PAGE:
Slovenia has only one island but its uniqueness makes it more attractive than many an archipelago. Sheltered by picturesque mountains, the island reigns in the middle of an Alpine lake. Its charm has made it a symbol for centuries of a town to which guests from all over the world love to return. This town, which has already existed for a thousand years, is BLED.
On the island in the middle of the lake, the ancient Slavs worshipped Živa, goddess of love and fertility. Pilgrims later came to the church of St Mary on the island. A thousand years ago, on 10 April 1004, the town of Bled was mentioned for the first time when the Holy German emperor, Henry II, gifted it to the Bishop of Brixen. At that distant time, a Roman tower already stood at the top of the cliff rising vertically 100 m above the lake, and it still forms part of the mighty castle that now houses a museum collection. The town flourished in the Middle Ages due to pilgrims, and these were replaced in the 19th century by the first tourists. The Swiss hydropathist, Arnold Rikli, discovered that the gentle climate and the lake and thermal waters are a source of good health and well-being. The local people supplemented the health spa offer with guest houses and hotels. The town, already famous at the beginning of the 20th century as the most beautiful health spa of the then Austrian empire, attracted the European aristocratic elite. After WWII, one of the most attractive state residences of the former regime was located in Bled. Many of the world’s most important people thus enjoyed the beauties of Bled. And now, for decades already, the pilgrims of the new age have been discovering this town. Cosmopolitan seekers of diversity and beauty, of relaxation and inspiration, tranquillity and the challenges of sport will find here a multitude of opportunities. Walking and coaching trails around the lake, traditional boats, ringing the island’s wishing bell, the castle treasures, the nearby ski pistes, mountain trails, golf courses, hunting, fishing, the casino, congress facilities – all these are but fragments of Bled’s attraction, which is truly worth experiencing. And those who experience it, long for it again and again….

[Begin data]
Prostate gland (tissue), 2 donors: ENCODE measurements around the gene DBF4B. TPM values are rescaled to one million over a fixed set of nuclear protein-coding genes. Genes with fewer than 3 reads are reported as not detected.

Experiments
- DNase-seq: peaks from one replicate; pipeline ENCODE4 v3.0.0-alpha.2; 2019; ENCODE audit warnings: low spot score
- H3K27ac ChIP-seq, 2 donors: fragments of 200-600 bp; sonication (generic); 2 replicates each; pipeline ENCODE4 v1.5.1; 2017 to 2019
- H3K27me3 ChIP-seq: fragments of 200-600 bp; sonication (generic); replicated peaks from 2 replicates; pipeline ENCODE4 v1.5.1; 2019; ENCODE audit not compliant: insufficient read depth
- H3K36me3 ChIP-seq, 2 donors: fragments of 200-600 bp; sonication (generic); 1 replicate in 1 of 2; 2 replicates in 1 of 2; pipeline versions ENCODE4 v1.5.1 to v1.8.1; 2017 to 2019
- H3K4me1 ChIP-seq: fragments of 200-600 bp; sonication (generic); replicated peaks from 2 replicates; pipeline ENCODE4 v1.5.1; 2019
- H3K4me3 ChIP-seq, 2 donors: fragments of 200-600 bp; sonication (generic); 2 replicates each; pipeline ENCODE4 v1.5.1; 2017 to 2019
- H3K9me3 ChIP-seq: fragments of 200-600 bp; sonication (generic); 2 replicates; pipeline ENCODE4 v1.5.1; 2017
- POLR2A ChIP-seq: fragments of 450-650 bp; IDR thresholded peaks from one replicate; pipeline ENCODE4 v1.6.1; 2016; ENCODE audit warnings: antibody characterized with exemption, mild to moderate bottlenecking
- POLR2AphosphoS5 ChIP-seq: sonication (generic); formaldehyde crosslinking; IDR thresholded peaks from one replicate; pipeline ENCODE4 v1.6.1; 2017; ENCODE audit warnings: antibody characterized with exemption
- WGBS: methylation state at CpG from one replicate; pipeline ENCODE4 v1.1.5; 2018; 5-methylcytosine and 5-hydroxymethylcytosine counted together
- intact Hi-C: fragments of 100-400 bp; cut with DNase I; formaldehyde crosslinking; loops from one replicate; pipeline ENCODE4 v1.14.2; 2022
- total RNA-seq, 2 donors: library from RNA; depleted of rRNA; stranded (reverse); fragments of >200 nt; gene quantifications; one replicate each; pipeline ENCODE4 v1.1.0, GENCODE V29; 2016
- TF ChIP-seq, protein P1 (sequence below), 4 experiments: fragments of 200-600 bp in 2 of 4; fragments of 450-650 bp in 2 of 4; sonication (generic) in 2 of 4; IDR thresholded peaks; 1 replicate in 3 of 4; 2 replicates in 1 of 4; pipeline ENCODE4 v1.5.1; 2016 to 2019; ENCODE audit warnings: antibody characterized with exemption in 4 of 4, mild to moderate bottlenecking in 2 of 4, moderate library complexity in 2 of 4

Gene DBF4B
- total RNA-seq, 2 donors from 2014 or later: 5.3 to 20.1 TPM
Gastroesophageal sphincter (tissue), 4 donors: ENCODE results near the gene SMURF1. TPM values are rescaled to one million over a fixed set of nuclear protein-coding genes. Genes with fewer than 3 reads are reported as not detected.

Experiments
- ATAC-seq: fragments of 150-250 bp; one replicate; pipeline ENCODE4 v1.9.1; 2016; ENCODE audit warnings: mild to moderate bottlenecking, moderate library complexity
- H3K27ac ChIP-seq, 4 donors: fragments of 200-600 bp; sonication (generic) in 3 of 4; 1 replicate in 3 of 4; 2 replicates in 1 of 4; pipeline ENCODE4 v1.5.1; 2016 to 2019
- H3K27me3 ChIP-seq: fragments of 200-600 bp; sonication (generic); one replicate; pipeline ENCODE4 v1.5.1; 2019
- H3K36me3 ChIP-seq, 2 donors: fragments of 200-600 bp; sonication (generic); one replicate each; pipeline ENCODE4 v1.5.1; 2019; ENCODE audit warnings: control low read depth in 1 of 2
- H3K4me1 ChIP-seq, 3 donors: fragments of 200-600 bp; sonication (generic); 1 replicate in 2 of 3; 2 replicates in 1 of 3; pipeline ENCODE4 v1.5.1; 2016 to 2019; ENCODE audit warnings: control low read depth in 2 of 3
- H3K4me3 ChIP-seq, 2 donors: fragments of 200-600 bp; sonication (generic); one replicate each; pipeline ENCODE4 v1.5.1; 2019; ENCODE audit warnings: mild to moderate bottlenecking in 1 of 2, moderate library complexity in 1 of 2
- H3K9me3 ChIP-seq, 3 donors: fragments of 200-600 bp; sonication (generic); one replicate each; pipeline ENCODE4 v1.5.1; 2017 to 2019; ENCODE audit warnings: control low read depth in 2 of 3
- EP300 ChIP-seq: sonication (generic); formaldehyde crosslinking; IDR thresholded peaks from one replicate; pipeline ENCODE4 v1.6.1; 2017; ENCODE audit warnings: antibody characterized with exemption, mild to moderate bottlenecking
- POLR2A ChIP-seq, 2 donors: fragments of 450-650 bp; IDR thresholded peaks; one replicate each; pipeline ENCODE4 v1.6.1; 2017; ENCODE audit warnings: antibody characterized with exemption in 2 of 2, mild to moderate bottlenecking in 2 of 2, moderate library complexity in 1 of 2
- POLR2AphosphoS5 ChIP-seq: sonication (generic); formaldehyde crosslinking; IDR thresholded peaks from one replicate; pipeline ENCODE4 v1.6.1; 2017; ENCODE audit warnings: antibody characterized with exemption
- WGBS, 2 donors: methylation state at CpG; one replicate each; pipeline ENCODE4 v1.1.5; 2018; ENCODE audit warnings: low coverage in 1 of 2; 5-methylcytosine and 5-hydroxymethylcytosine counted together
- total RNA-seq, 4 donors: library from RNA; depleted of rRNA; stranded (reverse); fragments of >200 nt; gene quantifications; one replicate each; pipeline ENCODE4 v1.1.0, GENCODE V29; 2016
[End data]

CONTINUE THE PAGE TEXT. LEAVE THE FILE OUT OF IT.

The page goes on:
Boasting an historic old town of Roman ruins, medieval churches, cosmopolitan cafes and quality museums set on a small peninsula, Zadar is an intriguing city. It’s not too crowded, it’s not overrun with tourists and its two unique attractions – the sound-and-light spectacle of the Sea Organ and the Sun Salutation – need to be seen and heard to be believed. While it’s not a picture-postcard kind of place, the mix of ancient relics, Habsburg elegance, coastal setting and unsightly tower blocks is what gives Zadar so much character. It’s no Dubrovnik, but it’s not a museum town either – this is a living, vibrant city, enjoyed by residents and visitors alike.